Amazon.com: 13 reviews
29 of 30 people found the following review helpful
An interesting Christian view March 18 2003
By Caleb Boyd - Published on Amazon.com
Format: Paperback
This book is a collection of select chapters from "The Brothers Karamazov."
There is a lengthy introduction that explains in detail the author's philosophy and how it is revealed in each of the four chapters presented here.
"The Brothers Make Friends" is simply here to introduce the two brothers Ivan and Alyosha. Ivan is the Europeanized lover of science, and Alyosha is the young Romantic. Dostoevsky uses his characters as representatives of different worldviews, and develops action in such a way to show how each worldview could be flawed.
In "Rebellion," Ivan's character is developed as he reveals his disdain at the suffering of children and how cruel it seems since they are without sin. Ivan says that he realizes there is suffering and that no one is responsible. This shocks him because he values order, and yet there seems to be no justice in the world.
In "The Grand Inquisitor" chapter, Ivan tells a fable based in the Spanish Inquisition in which the Catholic Inquistor judges Christ, who has returned. He condemns Christ to death saying he valued freedom of faith over mankind's happiness (in ignorance of freedom).
This small book concludes with the incredible story of Father Zossima. In the "Russian Monk," Dostoevsky explains the old Russian, holistic vision of sobornost (love of the entire world and one's taking responsibilty for the sins of all). In this worldview, if all choose to follow it, all will serve all and the world will be a paradise.
Dostoevsky's storytelling is very emotional, and not so much picturesque. But there is so much impact in his words and message! This book is one of my all-time favorites, and I cannot wait to read "The Brothers Karamazov" in its entirity. This, probably, could also serve as a great introduction to Dostoevsky.
17 of 19 people found the following review helpful
Definitely worth a look Nov. 16 1999
By Mr. H. A. Naqvi - Published on Amazon.com
Format: Paperback
Guignon's essay is borne out of and reflects such a genuine enthusiasm that it's ultimately worthwhile to read it just for fun even if you happen to disagree with his interpretation of the fable. It certainly provoked me into returning to and re-reading Dostoevsky's tale.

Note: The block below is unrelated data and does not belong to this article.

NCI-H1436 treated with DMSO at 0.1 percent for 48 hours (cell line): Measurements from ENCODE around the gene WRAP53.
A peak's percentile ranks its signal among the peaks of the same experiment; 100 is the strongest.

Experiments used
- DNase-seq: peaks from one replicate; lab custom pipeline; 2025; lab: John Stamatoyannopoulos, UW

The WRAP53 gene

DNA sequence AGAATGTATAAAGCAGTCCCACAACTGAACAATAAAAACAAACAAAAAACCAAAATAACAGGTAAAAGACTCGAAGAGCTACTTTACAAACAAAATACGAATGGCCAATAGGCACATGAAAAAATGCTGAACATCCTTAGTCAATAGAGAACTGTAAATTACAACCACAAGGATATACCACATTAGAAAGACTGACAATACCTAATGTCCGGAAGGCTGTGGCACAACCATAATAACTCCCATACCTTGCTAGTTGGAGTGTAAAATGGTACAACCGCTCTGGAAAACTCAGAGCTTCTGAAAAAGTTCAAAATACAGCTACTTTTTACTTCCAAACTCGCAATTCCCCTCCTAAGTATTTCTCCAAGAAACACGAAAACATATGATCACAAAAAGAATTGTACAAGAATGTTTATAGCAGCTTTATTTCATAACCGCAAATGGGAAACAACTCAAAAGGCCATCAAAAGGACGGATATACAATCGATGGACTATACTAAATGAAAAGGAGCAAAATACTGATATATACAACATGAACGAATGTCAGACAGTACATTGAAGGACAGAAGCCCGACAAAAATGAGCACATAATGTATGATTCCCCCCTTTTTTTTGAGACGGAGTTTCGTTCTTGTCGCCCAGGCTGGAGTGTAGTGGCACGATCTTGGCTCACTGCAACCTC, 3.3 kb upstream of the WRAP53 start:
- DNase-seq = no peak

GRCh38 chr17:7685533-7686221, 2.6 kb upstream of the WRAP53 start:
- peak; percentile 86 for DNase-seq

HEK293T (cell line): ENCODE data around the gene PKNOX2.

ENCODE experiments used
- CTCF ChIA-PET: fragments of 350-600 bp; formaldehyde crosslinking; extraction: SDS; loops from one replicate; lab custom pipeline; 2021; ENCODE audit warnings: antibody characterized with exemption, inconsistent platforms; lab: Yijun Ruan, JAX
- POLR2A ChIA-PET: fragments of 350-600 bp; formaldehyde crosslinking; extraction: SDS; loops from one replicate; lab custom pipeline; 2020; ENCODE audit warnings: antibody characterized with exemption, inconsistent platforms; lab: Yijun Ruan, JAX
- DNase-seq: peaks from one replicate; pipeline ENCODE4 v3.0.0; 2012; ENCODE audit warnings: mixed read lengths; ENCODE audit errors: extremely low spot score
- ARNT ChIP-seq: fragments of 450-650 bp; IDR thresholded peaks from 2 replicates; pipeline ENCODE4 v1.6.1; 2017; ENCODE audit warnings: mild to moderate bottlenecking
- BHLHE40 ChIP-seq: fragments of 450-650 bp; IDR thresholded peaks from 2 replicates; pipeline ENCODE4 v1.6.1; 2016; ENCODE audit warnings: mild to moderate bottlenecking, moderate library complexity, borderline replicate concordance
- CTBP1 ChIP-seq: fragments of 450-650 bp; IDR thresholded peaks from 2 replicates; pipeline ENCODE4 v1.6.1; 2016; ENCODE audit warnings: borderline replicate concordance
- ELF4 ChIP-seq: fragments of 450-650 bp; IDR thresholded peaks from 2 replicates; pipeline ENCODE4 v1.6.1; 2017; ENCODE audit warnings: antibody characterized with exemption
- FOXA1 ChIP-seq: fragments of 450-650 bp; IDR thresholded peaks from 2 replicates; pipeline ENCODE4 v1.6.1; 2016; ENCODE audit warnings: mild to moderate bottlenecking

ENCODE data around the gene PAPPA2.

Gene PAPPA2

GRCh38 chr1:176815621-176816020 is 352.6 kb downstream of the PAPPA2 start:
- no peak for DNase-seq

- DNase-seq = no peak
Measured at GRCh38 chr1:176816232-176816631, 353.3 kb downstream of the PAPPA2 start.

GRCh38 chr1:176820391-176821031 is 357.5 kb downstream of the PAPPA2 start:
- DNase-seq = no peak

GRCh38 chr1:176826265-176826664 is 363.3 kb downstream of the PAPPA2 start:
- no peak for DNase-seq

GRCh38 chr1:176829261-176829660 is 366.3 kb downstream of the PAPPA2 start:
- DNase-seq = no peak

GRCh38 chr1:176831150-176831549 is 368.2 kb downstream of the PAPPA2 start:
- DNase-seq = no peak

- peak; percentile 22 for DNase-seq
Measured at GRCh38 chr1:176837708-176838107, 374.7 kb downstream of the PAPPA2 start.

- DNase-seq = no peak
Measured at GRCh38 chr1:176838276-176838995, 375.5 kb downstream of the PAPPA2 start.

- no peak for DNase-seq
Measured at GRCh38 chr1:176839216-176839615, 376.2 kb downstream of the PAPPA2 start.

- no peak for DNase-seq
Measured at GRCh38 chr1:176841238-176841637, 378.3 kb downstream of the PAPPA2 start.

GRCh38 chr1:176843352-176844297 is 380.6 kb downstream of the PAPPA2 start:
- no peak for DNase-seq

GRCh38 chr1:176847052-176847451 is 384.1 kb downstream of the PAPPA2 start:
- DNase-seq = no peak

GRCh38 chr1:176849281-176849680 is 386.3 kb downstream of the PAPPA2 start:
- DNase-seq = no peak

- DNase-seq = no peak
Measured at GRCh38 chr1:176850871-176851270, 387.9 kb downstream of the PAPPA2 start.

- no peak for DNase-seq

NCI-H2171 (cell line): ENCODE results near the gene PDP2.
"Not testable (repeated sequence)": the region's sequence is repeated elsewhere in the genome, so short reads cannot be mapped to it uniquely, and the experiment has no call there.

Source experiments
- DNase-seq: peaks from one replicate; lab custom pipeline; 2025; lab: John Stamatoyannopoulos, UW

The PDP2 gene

5 of 5 people found the following review helpful
Opening doors. Sept. 8 2012
By Don - Published on Amazon.com
Format: Paperback Verified Purchase
By reading this small book one is exposed to the most grand panoramic view of human nature and human foibles. I was particularly awakened to perverted attempts and distorted motivations for being as saintly as one can be. This little book is, in my judgement, a powerful and highly informative insight into human nature.
12 of 15 people found the following review helpful
brilliant required reading April 6 2009
By Robert W. Smith - Published on Amazon.com
Format: Paperback
Dostoyevski does it again. Fortunately, in this brief book (as compared to much of his popular writing), he explores the inquisition and the racial / ethnic / religious factors therein. I can't comment on the accuracy of the translation in any way, other than I found this to be an immensely pleasurable and fascinating read! I highly recommend it! A.
1 of 1 people found the following review helpful
Decent July 7 2014
By Marie - Published on Amazon.com
Format: Paperback Verified Purchase
This is okay, but if you are interested in this and want the full experience, then I recommend buying to actual book the Brother Karamazov (which I read before needing this for a class). You will not get the full experience or gain a true understanding of the message if you just read the passages here. The full book is wonderful and I would recommend that over this.